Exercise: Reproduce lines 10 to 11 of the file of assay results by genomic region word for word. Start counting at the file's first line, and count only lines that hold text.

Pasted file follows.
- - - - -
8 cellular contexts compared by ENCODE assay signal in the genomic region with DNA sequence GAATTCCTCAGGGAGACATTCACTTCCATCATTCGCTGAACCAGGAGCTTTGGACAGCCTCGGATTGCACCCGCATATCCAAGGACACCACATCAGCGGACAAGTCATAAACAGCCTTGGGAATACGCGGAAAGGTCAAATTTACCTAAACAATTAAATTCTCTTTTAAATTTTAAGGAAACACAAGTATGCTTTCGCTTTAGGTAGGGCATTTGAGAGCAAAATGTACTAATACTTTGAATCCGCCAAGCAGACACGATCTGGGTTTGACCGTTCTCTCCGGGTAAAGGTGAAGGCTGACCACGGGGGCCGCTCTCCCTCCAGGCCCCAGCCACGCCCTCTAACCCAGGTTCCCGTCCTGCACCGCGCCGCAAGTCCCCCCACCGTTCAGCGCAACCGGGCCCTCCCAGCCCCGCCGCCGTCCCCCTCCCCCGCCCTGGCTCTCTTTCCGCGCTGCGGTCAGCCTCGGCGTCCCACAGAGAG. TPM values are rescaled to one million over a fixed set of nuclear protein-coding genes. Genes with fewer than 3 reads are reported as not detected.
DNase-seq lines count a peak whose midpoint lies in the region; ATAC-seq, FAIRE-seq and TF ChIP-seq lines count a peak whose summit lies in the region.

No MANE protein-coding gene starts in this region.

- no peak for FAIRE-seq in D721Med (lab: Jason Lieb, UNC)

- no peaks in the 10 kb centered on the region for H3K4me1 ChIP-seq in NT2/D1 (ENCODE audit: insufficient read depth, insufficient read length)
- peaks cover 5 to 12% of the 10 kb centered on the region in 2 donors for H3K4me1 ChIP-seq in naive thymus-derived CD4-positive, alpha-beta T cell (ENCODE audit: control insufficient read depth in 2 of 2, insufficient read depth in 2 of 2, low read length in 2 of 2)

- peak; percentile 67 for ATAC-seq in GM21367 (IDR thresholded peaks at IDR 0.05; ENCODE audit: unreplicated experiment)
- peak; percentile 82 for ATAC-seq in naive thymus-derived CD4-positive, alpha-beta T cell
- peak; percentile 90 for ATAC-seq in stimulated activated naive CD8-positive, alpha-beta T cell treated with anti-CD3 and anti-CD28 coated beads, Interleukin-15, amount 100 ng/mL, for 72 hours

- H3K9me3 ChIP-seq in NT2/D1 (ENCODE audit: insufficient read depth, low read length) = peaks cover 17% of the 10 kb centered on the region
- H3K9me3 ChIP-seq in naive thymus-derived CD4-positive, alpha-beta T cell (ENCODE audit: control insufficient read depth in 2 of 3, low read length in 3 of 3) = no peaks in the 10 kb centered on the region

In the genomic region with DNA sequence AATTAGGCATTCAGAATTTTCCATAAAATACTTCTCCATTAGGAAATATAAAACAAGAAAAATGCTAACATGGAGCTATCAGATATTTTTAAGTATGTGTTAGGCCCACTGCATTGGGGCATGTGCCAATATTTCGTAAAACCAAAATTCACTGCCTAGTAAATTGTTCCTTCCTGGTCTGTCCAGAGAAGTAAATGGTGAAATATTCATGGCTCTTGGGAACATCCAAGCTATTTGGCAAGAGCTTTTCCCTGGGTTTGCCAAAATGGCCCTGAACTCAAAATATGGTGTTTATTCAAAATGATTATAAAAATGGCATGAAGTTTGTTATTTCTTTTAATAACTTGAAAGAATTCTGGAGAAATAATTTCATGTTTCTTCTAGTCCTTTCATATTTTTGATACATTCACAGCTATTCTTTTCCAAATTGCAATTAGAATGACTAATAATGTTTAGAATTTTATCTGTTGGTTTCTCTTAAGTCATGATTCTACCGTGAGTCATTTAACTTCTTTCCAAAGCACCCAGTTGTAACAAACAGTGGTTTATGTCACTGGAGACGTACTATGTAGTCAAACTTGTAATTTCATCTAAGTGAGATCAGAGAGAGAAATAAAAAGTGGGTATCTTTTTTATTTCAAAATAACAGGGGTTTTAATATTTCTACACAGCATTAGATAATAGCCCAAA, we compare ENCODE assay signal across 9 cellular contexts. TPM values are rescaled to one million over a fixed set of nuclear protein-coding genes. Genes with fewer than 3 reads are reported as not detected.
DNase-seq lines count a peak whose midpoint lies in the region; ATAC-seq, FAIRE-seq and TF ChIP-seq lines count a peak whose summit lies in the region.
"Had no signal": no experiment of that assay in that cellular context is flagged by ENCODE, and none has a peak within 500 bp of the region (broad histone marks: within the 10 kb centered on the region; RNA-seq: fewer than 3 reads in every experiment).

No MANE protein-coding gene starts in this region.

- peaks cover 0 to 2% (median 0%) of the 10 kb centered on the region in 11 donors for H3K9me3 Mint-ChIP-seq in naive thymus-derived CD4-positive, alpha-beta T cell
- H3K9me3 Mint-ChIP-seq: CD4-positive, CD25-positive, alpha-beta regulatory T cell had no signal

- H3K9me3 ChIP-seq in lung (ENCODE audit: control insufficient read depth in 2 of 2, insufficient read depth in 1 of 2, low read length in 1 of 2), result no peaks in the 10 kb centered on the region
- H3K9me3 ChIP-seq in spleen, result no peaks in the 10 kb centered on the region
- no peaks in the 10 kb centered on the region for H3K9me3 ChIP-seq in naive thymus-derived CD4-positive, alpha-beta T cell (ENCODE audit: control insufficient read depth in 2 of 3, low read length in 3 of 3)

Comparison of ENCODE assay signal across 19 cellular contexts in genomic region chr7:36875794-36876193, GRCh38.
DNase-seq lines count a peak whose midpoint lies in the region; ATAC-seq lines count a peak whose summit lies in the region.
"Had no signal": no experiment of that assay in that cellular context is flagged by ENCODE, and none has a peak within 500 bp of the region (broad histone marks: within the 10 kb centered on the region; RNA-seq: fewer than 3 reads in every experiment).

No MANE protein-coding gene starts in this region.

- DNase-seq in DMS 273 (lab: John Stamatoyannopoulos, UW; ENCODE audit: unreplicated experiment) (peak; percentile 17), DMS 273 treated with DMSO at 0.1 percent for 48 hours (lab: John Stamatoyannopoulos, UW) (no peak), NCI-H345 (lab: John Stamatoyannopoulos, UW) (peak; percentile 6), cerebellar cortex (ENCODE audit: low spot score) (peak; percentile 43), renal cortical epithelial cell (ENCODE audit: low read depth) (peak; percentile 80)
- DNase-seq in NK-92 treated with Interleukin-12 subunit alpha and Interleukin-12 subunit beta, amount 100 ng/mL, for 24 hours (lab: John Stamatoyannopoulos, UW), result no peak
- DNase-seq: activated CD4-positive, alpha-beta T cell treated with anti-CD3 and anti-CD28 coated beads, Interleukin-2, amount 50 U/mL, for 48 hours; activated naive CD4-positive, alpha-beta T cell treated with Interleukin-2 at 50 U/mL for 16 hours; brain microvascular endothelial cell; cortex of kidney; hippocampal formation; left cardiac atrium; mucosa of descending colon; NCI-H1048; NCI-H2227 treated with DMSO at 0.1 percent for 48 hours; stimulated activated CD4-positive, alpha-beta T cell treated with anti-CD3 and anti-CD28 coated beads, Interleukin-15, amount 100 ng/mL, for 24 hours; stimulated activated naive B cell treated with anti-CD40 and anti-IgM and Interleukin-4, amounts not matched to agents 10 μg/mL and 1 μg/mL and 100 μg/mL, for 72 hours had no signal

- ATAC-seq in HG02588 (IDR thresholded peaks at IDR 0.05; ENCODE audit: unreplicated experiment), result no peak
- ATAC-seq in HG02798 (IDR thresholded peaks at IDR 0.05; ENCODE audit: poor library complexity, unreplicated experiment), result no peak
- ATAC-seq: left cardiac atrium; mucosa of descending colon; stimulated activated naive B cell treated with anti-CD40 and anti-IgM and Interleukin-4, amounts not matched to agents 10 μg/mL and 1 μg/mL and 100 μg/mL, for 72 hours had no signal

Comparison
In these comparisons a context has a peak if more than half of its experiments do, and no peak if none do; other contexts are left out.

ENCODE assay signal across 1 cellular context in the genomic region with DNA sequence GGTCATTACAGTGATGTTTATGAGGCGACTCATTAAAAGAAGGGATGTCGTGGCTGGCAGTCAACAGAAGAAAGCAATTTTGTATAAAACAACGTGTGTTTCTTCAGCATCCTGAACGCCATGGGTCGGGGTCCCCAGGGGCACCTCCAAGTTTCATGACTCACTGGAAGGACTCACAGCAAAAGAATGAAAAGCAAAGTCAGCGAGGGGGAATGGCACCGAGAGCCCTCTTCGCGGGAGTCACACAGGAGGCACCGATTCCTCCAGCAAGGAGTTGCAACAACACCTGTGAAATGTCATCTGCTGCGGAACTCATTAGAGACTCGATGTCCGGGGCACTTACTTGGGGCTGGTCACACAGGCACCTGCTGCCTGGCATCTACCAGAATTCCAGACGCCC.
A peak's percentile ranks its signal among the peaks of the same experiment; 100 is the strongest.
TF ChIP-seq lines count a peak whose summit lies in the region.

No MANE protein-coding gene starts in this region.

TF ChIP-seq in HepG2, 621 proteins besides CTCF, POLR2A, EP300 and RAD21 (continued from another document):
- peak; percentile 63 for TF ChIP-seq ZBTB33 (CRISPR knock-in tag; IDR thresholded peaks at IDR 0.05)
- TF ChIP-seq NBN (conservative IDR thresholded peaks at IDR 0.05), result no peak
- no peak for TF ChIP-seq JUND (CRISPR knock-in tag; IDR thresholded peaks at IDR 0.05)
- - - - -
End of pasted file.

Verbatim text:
- H3K9me3 ChIP-seq in NT2/D1 (ENCODE audit: insufficient read depth, low read length) = peaks cover 17% of the 10 kb centered on the region
- H3K9me3 ChIP-seq in naive thymus-derived CD4-positive, alpha-beta T cell (ENCODE audit: control insufficient read depth in 2 of 3, low read length in 3 of 3) = no peaks in the 10 kb centered on the region